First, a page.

Cooking Spanish cuisine at home is simple with the right ingredients. Stock a few high-quality items in your pantry, and you’ll be well on your way to recreating the country’s authentic flavors and classic dishes in your own kitchen.
For inspiration, we talked to Tanya Booth, a partner in The Spanish Table, a store specializing in the cooking of Spain with locations in Seattle, Berkeley, Santa Fe and Mill Valley. Her shops are filled with cookbooks, paella pans, wine and, of course, food staples. Keep reading for her tips on building a Spanish pantry, plus creative ideas for using your goodies.
Olive oil is the primary cooking oil used in Spanish kitchens — they don’t even use much butter. Every table in Spain is set with carafes of olive oil and sherry vinegar for dipping bread and drizzling over food.
“When I lived in Spain and cooked over there, I had to get over my initial shock of using so much olive oil!” says Tanya. “Spaniards use it in copious quantities.”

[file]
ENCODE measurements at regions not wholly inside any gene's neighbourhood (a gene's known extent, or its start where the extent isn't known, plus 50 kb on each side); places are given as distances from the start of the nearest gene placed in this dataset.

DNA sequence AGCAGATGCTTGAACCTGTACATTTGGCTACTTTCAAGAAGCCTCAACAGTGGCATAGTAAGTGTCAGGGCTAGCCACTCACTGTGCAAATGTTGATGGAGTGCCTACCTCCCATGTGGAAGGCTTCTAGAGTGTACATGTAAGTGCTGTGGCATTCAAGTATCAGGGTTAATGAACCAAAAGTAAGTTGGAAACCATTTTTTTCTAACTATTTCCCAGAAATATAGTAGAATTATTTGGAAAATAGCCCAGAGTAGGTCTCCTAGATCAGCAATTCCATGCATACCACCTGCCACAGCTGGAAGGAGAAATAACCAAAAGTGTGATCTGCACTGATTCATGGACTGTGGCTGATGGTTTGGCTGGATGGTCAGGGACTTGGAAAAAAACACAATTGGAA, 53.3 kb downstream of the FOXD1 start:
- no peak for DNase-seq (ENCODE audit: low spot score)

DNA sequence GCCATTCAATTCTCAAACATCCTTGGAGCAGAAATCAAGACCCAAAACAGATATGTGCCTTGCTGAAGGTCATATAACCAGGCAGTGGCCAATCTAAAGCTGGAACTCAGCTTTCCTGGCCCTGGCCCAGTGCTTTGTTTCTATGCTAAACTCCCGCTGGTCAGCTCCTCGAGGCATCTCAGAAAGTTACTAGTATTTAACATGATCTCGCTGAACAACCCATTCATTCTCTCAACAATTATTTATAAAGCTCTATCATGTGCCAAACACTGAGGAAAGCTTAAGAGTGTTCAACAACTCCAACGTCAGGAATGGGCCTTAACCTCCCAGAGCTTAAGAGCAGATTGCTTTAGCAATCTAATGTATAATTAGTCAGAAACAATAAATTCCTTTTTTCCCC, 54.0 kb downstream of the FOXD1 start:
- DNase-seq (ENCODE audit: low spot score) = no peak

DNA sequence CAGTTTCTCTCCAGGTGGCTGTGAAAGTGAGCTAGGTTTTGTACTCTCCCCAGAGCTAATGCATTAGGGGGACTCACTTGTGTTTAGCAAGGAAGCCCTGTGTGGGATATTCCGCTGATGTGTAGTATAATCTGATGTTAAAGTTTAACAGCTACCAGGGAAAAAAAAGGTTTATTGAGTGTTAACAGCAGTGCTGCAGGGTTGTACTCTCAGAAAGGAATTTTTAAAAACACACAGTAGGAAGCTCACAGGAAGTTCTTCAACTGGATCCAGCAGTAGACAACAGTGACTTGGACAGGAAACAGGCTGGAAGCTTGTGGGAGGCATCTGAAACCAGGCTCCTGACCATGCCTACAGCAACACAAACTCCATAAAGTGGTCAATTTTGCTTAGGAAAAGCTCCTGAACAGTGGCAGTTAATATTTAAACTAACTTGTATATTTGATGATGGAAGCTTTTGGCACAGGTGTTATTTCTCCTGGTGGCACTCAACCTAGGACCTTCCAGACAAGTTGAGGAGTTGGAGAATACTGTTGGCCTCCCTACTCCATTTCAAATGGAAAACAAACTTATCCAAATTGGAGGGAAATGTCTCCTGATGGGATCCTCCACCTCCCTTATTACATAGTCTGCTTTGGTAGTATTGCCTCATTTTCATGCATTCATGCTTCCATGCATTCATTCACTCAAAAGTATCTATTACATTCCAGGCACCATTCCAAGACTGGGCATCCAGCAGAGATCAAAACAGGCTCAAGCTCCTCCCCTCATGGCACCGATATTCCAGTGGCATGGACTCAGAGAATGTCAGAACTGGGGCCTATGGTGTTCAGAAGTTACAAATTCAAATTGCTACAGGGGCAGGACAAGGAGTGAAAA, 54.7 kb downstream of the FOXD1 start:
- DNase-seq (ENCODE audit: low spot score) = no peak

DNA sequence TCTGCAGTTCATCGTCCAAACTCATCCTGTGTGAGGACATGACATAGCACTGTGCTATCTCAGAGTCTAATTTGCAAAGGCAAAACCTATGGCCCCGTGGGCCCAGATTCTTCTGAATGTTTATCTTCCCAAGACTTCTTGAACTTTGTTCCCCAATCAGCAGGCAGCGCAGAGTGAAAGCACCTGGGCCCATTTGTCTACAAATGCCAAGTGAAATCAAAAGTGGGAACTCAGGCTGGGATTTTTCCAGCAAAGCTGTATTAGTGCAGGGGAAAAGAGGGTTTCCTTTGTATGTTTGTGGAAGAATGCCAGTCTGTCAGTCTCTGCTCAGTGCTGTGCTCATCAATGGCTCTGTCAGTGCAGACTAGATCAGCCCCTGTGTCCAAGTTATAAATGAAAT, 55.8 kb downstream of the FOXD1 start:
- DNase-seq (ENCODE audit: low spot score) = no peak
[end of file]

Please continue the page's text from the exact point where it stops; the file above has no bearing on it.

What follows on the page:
Look for: Oil made from Arbequina olives has a delicious fruity flavor, perfect for salads and dipping. Arbequina olives are small, often served in Spanish bars and restaurants for snacking. On the other end of the spectrum is Picual olive oil, which comes from olives with the highest level of antioxidants. It has a peppery bite, notes of grass, and a stronger flavor. No matter which characteristics you prefer, seek out high-quality extra-virgin olive oil.
Use it: Saute sofrito (a base of chopped garlic, onions, tomato and peppers) in olive oil when making paella or beans, or cook potatoes in it for a tortilla. Drizzle it over a salad, pan con tomate or vegetables for finishing. In Cataluna, it’s even drizzled on top of melted chocolate on toast for a sweet treat.